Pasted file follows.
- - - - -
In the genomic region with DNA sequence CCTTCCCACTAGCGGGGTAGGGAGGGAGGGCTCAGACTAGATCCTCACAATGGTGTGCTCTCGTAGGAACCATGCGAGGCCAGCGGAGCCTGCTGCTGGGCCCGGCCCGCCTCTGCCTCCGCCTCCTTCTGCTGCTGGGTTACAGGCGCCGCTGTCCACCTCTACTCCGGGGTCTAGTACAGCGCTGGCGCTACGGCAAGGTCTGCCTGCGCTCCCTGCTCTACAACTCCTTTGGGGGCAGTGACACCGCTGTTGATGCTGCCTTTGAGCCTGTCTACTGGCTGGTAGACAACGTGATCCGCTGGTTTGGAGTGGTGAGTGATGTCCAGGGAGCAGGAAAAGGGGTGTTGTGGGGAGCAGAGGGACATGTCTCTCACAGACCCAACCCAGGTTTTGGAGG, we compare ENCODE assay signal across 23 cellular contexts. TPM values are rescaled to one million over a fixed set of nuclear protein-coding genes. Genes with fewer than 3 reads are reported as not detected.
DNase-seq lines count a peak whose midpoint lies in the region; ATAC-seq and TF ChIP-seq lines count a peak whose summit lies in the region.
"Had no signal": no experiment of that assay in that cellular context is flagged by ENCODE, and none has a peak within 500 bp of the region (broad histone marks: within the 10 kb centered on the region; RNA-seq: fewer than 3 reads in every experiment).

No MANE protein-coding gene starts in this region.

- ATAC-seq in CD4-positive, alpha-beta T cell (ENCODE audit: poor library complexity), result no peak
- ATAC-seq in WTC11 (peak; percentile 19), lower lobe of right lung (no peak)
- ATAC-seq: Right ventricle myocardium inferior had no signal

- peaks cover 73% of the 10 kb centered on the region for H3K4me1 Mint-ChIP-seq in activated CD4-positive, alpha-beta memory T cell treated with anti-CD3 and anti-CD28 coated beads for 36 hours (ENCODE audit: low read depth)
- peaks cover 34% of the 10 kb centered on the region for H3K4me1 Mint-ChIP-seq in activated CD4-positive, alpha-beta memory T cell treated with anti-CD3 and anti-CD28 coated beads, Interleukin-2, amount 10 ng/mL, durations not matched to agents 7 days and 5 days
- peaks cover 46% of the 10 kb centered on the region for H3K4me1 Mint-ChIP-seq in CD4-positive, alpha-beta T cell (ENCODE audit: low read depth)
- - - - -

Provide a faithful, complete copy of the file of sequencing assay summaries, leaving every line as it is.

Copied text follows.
In the genomic region with DNA sequence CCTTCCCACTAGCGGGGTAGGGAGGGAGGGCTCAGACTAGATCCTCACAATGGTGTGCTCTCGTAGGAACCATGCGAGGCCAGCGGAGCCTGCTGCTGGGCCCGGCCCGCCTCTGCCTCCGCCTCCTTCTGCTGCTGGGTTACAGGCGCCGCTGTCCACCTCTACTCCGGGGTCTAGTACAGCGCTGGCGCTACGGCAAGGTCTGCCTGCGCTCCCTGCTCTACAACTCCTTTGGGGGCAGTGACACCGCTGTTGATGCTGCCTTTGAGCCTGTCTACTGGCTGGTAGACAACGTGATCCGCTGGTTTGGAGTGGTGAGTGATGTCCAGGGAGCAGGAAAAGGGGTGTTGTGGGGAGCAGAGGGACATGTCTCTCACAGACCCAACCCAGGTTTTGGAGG, we compare ENCODE assay signal across 23 cellular contexts. TPM values are rescaled to one million over a fixed set of nuclear protein-coding genes. Genes with fewer than 3 reads are reported as not detected.
DNase-seq lines count a peak whose midpoint lies in the region; ATAC-seq and TF ChIP-seq lines count a peak whose summit lies in the region.
"Had no signal": no experiment of that assay in that cellular context is flagged by ENCODE, and none has a peak within 500 bp of the region (broad histone marks: within the 10 kb centered on the region; RNA-seq: fewer than 3 reads in every experiment).

No MANE protein-coding gene starts in this region.

- ATAC-seq in CD4-positive, alpha-beta T cell (ENCODE audit: poor library complexity), result no peak
- ATAC-seq in WTC11 (peak; percentile 19), lower lobe of right lung (no peak)
- ATAC-seq: Right ventricle myocardium inferior had no signal

- peaks cover 73% of the 10 kb centered on the region for H3K4me1 Mint-ChIP-seq in activated CD4-positive, alpha-beta memory T cell treated with anti-CD3 and anti-CD28 coated beads for 36 hours (ENCODE audit: low read depth)
- peaks cover 34% of the 10 kb centered on the region for H3K4me1 Mint-ChIP-seq in activated CD4-positive, alpha-beta memory T cell treated with anti-CD3 and anti-CD28 coated beads, Interleukin-2, amount 10 ng/mL, durations not matched to agents 7 days and 5 days
- peaks cover 46% of the 10 kb centered on the region for H3K4me1 Mint-ChIP-seq in CD4-positive, alpha-beta T cell (ENCODE audit: low read depth)